Lean living gets elevated in this Hong Kong loft
‘It’s easy to make a big space look good but the same really can’t be said about smaller, more compact spaces,’ muses YC Chen, founder and creative director of Hoo Residence, an interior design studio based in Hong Kong. There is a certain draw that comes with achieving precision in space planning, and it’s precisely this kind of design challenge that Chen’s group is compelled to meet.
One of Hoo’s latest small-space projects — a loft apartment in Hong Kong’s Wan Chai neighbourhood — is a case-study in minimalism, Zen and functional planning. ‘The homeowner is a single professional living on her own,’ explains Chen, who also says that the client’s propensity for numbers, accounting and costing was another strict parameter that the firm had to work with in coming up with a design that was functional, aesthetically pleasing and well within budget.
The solution for the tiny 30-square metre space was to expand vertically. ‘It was impossible to have both a sofa and a bed, for example. But because we were working with a three-metre high ceiling, we were fortunate enough to have a chance to build upwards,’ he says.
The high ceilings don’t just give the combined living, dining and kitchen space some room to breathe, they also emphasise the natural light afforded by its floor-to-ceiling windows. With walls swathed in fresh white paint, finishes in a light wood veneer, and light fabrics and pendant lamps kept in a monochrome gray and white palette, the entire area is visually uplifted . ‘Because the space is so small, we wanted to keep the amount of materials to a minimum,’ adds Chen, whose design preferences lean toward natural materials. Aside from the pendant lamps sourced from Australia and stools purchased in Denmark, the majority of the furniture and small objects within the home were sourced locally in Hong Kong.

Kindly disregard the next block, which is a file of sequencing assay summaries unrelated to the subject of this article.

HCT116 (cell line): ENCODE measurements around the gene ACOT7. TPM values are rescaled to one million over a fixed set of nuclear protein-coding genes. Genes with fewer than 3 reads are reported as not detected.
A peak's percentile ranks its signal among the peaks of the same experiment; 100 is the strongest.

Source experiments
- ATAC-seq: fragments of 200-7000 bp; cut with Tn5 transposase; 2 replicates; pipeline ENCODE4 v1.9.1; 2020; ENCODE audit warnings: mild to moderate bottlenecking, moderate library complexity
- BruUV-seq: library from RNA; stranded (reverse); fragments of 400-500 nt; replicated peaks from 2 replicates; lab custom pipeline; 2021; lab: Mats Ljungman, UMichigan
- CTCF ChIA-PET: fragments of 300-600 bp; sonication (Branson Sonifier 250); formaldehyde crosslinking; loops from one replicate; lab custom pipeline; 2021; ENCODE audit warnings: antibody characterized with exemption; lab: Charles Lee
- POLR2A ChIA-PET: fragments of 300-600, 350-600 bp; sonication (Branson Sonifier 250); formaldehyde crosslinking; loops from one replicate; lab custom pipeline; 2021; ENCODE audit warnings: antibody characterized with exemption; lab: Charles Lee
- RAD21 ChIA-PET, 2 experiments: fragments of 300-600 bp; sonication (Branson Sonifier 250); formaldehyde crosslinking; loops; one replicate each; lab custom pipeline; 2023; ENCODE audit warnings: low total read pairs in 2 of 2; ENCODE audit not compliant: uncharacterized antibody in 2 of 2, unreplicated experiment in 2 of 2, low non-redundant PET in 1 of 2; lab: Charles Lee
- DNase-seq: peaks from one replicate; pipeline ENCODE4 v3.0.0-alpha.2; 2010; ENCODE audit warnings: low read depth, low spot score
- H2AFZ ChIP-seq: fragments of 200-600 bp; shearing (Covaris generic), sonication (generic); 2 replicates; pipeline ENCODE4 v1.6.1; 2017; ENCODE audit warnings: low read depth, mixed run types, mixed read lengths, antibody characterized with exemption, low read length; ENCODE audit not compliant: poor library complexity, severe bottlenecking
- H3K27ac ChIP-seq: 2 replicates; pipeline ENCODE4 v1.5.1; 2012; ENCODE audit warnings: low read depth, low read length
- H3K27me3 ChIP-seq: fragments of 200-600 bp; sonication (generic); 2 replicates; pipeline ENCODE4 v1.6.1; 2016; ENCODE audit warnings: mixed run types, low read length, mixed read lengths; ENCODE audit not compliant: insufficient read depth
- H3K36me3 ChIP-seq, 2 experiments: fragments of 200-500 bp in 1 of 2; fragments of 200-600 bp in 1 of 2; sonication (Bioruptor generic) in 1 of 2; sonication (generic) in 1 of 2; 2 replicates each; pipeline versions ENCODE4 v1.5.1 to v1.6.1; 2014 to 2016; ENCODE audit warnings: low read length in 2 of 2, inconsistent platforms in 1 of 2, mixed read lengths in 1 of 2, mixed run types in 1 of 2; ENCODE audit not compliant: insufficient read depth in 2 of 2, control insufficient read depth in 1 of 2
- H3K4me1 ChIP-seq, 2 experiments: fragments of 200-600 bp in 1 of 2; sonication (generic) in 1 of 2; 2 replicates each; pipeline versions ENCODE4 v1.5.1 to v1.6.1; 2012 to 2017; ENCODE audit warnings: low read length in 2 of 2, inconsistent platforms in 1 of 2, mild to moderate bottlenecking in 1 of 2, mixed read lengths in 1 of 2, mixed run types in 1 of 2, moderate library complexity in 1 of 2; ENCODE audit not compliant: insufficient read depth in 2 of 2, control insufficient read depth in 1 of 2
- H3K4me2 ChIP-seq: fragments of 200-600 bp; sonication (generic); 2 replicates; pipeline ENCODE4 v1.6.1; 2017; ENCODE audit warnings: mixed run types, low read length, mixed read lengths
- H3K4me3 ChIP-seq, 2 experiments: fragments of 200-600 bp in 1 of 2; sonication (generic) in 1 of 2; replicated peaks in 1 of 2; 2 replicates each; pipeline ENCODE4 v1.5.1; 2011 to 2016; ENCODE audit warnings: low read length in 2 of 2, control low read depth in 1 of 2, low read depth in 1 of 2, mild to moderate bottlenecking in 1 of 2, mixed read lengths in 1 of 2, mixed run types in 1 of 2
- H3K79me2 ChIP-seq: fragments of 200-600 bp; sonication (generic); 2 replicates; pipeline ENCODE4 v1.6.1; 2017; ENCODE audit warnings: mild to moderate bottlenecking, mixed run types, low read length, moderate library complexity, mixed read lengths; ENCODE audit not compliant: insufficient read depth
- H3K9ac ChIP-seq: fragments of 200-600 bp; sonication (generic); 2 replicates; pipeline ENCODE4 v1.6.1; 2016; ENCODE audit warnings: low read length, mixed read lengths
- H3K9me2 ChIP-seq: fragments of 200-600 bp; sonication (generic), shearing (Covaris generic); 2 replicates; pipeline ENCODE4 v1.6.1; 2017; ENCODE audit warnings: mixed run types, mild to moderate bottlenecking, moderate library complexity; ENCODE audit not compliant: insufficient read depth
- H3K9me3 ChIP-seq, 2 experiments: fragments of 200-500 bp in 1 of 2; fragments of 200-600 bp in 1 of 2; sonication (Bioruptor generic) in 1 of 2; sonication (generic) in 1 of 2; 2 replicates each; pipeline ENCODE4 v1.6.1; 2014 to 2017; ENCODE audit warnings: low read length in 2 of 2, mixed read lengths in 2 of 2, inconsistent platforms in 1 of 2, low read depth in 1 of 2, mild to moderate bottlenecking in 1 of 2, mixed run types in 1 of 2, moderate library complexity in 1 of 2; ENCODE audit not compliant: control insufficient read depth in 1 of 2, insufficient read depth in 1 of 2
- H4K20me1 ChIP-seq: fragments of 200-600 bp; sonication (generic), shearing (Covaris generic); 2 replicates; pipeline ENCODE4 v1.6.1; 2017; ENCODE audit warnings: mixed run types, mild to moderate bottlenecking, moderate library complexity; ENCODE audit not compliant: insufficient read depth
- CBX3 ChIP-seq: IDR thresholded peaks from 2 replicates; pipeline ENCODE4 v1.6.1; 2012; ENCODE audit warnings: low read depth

The loft’s pièce de résistance is the built-in storage that features wrap-around steps leading to an upper-level bed. Everything was custom built, maximising every possible avenue for storage opportunity. The result is a cohesive unit where everything necessary for daily living is within reach. ‘The advantage of living in a small space,’ says Chen, ‘is knowing where everything is — seeing the entire space come together in just one glance.’
Text / Chinggay Labrador